When people from different disciplines put their heads together, it can result in enhanced discovery. The joint research of George Plopper, Professor in the Department of Biology, and Bülent Yener, Professor in the departments of Computer Science and Electrical, Computer, and Systems Engineering, is a case in point. Their unique partnership has given rise to a new computational model called “cell graphs” that join the power of computational science with traditional biology in the fight against disease.

Instead of looking at tissue as a series of cells, graph theory is used to simplify the system into a series of dots and lines with the dots being the cells and the lines their interactions. The program links and compares the accuracy of data from actual human tissue samples gathered through histology with those grown in the controlled laboratory setting. The result is a new tool that can detect and distinguish cancer and quantify the actual differences between tissues analyzed.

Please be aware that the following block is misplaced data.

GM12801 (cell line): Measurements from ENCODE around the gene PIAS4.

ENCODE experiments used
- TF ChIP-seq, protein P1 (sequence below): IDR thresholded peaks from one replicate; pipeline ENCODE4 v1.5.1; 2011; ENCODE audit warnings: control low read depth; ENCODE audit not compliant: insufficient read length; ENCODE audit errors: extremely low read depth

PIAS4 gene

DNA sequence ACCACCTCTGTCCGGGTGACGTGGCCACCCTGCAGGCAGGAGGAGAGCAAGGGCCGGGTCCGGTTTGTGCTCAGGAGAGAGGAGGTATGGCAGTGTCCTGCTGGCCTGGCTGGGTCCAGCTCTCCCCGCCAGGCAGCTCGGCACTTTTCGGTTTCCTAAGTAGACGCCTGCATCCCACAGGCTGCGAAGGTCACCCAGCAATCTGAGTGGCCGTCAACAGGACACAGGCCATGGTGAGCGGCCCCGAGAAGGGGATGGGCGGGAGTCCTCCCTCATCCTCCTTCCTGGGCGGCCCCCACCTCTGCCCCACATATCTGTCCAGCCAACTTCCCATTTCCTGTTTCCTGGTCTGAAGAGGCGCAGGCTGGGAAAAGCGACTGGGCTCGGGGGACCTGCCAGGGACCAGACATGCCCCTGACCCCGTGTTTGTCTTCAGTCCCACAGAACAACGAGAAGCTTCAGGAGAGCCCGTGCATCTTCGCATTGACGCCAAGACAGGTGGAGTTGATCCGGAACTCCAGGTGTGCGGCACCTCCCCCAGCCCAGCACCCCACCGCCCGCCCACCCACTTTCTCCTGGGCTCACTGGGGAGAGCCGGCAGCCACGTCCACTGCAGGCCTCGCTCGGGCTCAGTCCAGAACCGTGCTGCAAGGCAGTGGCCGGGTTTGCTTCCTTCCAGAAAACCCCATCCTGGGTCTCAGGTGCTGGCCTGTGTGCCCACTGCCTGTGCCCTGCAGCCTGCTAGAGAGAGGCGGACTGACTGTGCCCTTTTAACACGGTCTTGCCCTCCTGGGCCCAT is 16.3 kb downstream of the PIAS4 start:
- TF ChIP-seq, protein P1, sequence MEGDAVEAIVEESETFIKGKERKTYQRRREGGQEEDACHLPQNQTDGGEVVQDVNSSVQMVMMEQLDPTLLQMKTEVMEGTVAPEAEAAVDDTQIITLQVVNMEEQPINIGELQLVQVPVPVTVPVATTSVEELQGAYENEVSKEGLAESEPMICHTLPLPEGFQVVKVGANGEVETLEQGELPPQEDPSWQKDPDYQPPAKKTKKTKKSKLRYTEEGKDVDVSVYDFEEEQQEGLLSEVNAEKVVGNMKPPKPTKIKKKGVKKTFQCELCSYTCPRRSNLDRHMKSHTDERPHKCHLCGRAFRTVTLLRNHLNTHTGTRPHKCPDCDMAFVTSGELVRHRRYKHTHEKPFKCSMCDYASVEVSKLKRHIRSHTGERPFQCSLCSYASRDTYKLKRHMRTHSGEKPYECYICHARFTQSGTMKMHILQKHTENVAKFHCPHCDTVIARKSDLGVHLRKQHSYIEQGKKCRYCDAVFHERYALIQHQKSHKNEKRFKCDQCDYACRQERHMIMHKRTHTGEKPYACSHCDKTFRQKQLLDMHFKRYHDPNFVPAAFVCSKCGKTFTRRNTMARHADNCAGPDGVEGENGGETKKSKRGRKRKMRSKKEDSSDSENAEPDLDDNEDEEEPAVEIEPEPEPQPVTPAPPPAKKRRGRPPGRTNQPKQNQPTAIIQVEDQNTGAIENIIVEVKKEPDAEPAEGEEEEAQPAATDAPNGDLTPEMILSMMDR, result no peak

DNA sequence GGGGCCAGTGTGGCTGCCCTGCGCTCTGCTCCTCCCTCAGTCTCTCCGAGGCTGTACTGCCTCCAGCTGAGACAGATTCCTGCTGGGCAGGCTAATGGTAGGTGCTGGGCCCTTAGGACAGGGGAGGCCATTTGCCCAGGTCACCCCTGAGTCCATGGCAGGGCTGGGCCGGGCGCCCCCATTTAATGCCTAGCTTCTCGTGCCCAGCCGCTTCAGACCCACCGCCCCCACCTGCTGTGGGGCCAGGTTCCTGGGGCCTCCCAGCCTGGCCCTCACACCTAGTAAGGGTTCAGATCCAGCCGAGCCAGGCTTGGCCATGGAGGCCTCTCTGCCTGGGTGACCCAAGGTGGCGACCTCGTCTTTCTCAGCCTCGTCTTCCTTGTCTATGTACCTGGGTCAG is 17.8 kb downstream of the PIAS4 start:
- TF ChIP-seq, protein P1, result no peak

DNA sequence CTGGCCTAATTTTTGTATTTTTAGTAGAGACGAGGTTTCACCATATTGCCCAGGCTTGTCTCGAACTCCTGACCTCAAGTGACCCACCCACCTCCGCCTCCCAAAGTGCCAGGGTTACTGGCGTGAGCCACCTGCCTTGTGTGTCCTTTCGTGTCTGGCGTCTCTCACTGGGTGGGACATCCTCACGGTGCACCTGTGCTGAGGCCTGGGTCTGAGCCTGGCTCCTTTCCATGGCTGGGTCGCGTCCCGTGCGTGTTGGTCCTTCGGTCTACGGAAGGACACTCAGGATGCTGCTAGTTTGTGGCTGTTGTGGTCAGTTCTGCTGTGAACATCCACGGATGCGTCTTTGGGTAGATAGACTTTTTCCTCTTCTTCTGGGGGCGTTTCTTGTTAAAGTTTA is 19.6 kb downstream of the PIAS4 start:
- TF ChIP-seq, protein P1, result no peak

Colin Kuebler ’13 worked on this project, developing software to view and manipulate the cell graphs. “This could lead to much more advanced automated techniques,” he said. “This would be a great help to the medical community in being able to identify problems very far in advance—more cheaply and more reliably.”

All in all, a significant breakthrough—and another testimony to the value of an interdisciplinary approach.

"If I were to tell them I’m collaborating with Dr. X in the Department of Y, no one would look at me funny and wonder why. It’s just the way it is, and I love that here."

- George Plopper